A Brief Look at 3 Organizational Learning Models

There are a number of organizational learning models commonly approached and accepted in the field today. These models do not reflect so much how organizational learning is approached strategically, which is a very disparate subject in itself, but in how metrics and observations of success and progress within the mechanics of organizational learning are to be handled and documented by leadership.

None of these organizational learning models are specifically more correct or advanced than the others, and depend via proficiency on the type of organization and the strategy being employed to begin with. It all depends on which model best suits how your strategy works and how your organizational dynamics work, in which one best represents a structure of observation and metric-acquisition. So, how can you know which one is more appropriate for your organizational learning needs? Let’s take a look at three of the most accepted models, and describe them a bit, along with popular strategies they would most likely compliment.

A Brief Look at 3 Organizational Learning Models

Organizational Learning Models

#1 – Individual and Organizational Integrated Model

This model actually closely resembles models used for measuring a similar learning strategy, knowledge management, in which a dynamic and cyclical flow of interlink defines the spread and cooperation of information during development. While the model is not the spiral that knowledge management would actually draw when graphed, the similarity with the circular dependence and cascading flow of learning closely resembles it nonetheless.

This model is far better for larger organizations as it allows for the increasingly proposed hybridization of knowledge management and organizational learning in a cellular grid which is being accepted widely for larger groups. This circular model allows for easier management of larger units by making series of smaller units out of it, which are easier to measure and grade the flow between them.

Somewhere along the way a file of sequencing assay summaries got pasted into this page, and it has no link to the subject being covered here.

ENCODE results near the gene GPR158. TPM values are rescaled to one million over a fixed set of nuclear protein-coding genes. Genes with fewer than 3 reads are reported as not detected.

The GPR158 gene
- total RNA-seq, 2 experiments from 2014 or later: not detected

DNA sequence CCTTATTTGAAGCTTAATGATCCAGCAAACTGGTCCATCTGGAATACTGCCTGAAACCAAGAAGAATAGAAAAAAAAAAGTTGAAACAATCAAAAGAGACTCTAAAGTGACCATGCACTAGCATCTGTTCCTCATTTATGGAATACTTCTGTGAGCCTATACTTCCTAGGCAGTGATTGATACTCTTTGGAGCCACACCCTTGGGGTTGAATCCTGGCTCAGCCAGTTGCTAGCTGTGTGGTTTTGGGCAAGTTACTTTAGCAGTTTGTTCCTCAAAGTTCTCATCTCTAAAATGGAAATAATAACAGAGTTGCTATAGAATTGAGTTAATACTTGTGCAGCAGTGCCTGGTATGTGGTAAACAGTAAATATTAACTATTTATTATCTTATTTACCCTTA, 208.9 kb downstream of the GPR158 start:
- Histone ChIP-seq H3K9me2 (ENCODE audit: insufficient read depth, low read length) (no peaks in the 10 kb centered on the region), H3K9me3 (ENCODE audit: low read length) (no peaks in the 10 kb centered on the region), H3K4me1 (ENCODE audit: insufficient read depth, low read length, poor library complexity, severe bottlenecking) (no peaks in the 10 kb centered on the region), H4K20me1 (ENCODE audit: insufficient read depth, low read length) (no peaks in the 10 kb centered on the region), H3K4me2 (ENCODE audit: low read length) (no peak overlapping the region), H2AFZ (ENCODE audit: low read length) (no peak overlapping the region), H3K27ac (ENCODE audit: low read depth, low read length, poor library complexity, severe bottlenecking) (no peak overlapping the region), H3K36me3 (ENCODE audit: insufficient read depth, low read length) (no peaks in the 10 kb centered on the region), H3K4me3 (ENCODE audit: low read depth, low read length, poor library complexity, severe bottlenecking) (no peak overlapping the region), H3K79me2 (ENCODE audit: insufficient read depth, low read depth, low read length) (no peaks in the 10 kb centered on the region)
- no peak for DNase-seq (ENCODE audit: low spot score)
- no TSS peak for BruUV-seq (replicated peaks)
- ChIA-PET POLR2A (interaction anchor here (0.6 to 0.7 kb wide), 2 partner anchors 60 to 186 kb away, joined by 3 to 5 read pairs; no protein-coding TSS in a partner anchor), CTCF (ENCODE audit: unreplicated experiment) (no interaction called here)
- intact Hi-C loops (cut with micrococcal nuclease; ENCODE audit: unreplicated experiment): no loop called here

This model is not practical for smaller learning projects, as it will become an over complicated mess in such a scenario, more likely than not.

#2 – Two-Dimensional Model

The two-dimensional model is a far simpler way to look at organizational learning and as such is perfect for smaller groups, or as a cooperative model alongside integrated models for base units. Using simple diagrams to watch the flow of information and divine where a frustrated or successful organization may be in the current process, it aids in ongoing training needs assessment which the integrated model assumes is not necessary.

There come times when continued reassessment of needs and relevance of information are highly necessary, especially in smaller units like these, and this model accounts for that via simple graphing and a linear view of the organizational learning models as a whole.

#3 – The E-Flow Model

The E-Flow model is an itemized organizational learning model in which eleven key characteristics are outlined in any given organization or team, in relevance to the new learning. While in some cases there are a standard set of characteristics, in modern organizational learning, these characteristics should be defined during training needs assessment and therefore be unique to a specific task at hand.

The advantage of this model is it monitors the parallelism of learning and development for which organizational learning was designed to allow, so if this parallelism is the key factor, watching linear flow of specific key characteristics as they relate to one another, then this model is probably the best one to go with.


Truthfully, this is the most widely used model given it’s less complex than integrated models, while more detailed and intuitive than two dimensional models, providing an easy to measure and track linear model that doesn’t’ confuse anyone. When a strategy goes wrong, this model also permits the easiest trouble shooting due to its transparency.

There are countless other organizational learning models out there, but these are the three most widely accepted and used, and more likely than not, one of these will be right for your needs.

Read more about organizational learning skills and techniques that you should try!

Jason Silberman
Jason is the former Lead Author & Editor of TrainingStation Blog
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